Sex, drugs, and mental health are sometimes difficult topics for people to discuss to any depth. Only, not everyone will tell you this. Sometimes people don't even know themselves that they aren't open to conversation. We have a lot of taboos in this culture. Some are helpful thoughts and others are hurtful. Like, the taboo against delight in someone's murder. I'm ok with that taboo. It can stay. It's the other less-distinct taboos, these are the ones about which I sometimes feel hesitance. Like, is it ok for another Asian-looking person to make fun of an Asian accent with English? Or is it funny when a fellow female coworker emails a mostly male department with a comic that jokes about hairy female legs at the end of winter? (Wait - misogyny is hilarious?) Ack. So we go through early life and people or myths may guide us to be the bigger person, grow with care, plan, blah blah. Then life varies and we see sometimes that others don't follow their own advice, that even we fail our own expectations from time to time. Or we might get into the workplace and realize sexism is alive and well, racism is livin' it up. It can so dishearten to experience ideals crack or dissolve. Rape, self-harm, eating disorders, suicide attempts... these are control mechanisms, ways in which we wish to control another person or life or ourselves or anything at all because ...maybe... everything seems so f'n crazy or unfair sometimes. Absolute power is a delight for a mind not right. (Right as in “leading to happiness for oneself and others” rather than "a moral judgment to be contrasted with right and wrong," as Beth Roth states in a tricycle.com article.) Cooperation and partnership compose deep power.
When I feel restriction after someone else's comments, I notice that my breath changes. A control play can feel like a thwack against my chest. Often, I feel uncertain about whether to voice my opinion. I don't want to come across as critical and yet when I speak any words, I open myself to possibility that another will perceive my stance as critique. In effect, I feel concern that others will find my words critical and the only way in which they would do so is if they are, themselves, critical. So I fear that others may perceive their own identity traits and then project them onto me. Hm. That's one possibility for what happened with Blue Sky, methinks, and perhaps with others. Often, humans don't want to embody anger, offense, or pain because it's uncomfortable. Not all of us learn how to channel this distress, so we may describe it as the fault of someone else rather than view it as our own self-perpetuated struggle. I don't feel a particular need to vie for power these days. I connect with and nurture an internal power. So when others express vicious, I breathe deeply with my internal power. I think others can start to feel uncomfortable with me because I get to a point where I talk freely or not at all, and others seem to want to control actions or silence. When they're unable to change the situation, they may act bonkers. Maybe they don't know how to exist in friendship without being in some kind of control position. I don't know. Perhaps the connections reach a natural end and rather than talk it out, arguments create full stops.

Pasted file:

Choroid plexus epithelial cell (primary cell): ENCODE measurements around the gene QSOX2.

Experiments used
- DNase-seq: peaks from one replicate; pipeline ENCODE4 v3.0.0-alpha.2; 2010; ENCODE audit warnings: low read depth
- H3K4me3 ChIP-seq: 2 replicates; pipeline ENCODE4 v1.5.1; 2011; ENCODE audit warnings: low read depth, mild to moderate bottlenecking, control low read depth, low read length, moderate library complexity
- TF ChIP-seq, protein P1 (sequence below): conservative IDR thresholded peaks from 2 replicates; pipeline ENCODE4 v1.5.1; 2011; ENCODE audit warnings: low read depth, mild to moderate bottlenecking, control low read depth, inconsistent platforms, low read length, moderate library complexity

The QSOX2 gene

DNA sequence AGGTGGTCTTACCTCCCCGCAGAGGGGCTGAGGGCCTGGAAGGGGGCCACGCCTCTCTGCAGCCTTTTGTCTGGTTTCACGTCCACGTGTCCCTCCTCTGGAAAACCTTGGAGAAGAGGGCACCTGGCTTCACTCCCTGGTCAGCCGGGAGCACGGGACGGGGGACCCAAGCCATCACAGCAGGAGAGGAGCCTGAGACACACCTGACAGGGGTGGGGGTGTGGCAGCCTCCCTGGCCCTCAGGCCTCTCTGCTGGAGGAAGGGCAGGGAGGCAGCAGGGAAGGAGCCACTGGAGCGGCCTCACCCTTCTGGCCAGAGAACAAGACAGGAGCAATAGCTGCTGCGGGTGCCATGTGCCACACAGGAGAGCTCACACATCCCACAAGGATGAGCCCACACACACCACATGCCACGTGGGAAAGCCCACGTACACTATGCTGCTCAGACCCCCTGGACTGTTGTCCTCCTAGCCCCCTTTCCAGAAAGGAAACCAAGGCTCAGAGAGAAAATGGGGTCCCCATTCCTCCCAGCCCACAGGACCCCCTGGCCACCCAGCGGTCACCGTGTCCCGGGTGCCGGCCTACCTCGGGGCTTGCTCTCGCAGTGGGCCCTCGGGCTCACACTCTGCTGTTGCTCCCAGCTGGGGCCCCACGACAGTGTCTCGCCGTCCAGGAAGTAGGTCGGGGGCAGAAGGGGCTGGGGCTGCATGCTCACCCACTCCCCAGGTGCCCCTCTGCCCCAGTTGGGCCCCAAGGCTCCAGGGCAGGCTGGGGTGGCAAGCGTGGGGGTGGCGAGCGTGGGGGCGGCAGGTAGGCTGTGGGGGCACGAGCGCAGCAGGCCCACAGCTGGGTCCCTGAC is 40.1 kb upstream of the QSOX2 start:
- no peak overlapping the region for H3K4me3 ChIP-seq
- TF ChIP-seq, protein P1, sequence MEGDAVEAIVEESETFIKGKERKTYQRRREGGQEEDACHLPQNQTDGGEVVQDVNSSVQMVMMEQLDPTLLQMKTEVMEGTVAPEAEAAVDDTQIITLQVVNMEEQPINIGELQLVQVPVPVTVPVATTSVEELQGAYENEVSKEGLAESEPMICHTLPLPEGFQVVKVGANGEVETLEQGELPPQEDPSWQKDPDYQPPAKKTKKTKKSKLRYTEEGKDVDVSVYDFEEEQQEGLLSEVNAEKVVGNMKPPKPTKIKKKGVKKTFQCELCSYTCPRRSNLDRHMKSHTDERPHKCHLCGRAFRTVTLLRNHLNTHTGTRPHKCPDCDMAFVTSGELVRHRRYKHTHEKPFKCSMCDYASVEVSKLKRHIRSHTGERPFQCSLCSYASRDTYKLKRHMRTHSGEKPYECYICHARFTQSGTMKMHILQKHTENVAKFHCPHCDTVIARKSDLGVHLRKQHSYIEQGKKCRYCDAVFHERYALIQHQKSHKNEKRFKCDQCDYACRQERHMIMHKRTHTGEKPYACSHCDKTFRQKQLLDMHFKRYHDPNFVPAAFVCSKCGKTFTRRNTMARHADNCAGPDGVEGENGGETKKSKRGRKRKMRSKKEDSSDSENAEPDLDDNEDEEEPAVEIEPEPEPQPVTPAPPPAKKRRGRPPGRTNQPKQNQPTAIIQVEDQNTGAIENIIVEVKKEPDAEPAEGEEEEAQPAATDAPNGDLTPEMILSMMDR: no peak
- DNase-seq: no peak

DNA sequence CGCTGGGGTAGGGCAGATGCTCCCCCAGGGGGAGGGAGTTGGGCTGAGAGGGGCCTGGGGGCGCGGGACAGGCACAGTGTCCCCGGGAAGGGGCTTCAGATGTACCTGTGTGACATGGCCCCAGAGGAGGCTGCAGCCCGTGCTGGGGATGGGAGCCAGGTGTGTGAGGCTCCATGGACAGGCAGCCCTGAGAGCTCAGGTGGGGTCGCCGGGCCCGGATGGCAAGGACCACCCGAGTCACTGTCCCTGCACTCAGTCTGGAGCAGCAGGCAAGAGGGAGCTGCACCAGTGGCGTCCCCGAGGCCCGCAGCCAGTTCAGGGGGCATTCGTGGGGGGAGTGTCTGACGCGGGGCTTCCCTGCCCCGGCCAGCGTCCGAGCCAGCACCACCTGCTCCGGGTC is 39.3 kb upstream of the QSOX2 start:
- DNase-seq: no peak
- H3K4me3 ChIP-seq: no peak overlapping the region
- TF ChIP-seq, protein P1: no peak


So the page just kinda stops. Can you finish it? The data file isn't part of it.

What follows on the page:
My version of a perfect world is one in which we openly discuss offense. All of us are bound to say something that prefaces indignance in another party at some point. Let's be able and willing to talk about it. All of this said, to be open when I feel offense is one of the bigger challenges I face today. I silenced offense in earlier times because people didn't change their behavior when I expressed it. This facet of learned helplessness is gruesome yet surmountable. (The linked article describes learned helplessness really well. Beware the last sentence of paragraph seven. It present parenthood as a goal toward which all of us should naturally gravitate.) Let's connect with each other through awkward or uncomfortable experiences. We're capable to learn and process different communication methods at all stages of life. Check out a great film named Harry and Tonto for a funny look at this idea through the story of a man who travels across the country with his cat. The stereotypes are blatant yet presented gently, and the messages are clear with supportive outlooks.
Well hello there.